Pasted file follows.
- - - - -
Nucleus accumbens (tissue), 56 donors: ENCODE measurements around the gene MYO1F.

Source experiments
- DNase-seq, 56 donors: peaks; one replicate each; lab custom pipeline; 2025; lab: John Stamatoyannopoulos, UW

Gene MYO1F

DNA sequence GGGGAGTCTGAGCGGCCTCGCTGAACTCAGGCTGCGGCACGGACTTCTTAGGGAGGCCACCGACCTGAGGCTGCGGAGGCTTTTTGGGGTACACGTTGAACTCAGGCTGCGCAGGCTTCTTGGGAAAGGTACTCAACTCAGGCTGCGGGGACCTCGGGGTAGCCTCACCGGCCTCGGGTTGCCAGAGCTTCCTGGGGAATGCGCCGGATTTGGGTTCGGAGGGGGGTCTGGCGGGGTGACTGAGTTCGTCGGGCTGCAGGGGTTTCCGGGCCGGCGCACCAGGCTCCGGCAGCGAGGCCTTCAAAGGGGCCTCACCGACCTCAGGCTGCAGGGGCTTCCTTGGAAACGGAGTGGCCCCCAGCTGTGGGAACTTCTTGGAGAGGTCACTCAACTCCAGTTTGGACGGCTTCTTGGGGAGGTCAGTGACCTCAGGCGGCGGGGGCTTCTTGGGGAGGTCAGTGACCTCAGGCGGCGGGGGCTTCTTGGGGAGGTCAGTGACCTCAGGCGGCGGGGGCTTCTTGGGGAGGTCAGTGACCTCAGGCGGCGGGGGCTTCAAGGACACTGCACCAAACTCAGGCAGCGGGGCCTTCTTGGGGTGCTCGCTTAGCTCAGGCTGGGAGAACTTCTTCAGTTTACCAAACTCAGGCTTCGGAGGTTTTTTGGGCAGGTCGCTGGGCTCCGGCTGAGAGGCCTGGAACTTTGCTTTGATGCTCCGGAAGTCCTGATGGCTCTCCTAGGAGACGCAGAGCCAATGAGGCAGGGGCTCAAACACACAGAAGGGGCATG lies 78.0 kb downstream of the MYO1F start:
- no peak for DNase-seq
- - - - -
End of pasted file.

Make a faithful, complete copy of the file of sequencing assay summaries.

Nucleus accumbens (tissue), 56 donors: ENCODE measurements around the gene MYO1F.

Source experiments
- DNase-seq, 56 donors: peaks; one replicate each; lab custom pipeline; 2025; lab: John Stamatoyannopoulos, UW

Gene MYO1F

DNA sequence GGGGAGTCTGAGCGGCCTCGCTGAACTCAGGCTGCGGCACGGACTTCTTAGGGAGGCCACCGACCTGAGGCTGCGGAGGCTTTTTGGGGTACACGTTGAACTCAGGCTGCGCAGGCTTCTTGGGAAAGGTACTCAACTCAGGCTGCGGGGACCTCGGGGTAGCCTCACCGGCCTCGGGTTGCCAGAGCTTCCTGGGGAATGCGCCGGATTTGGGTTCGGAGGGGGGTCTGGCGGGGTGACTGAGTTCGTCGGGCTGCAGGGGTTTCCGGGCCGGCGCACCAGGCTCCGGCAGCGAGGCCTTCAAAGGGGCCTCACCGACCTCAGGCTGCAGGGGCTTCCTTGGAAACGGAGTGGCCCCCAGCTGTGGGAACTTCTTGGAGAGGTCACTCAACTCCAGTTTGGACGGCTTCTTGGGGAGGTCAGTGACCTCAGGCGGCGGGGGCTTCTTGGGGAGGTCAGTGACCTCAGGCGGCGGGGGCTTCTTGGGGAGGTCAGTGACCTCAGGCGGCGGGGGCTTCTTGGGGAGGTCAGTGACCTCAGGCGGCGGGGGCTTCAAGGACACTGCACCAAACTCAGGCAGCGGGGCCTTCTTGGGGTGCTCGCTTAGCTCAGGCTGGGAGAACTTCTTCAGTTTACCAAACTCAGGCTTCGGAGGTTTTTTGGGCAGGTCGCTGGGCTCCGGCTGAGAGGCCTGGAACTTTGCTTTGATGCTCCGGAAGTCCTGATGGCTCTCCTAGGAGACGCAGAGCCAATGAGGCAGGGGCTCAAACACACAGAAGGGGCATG lies 78.0 kb downstream of the MYO1F start:
- no peak for DNase-seq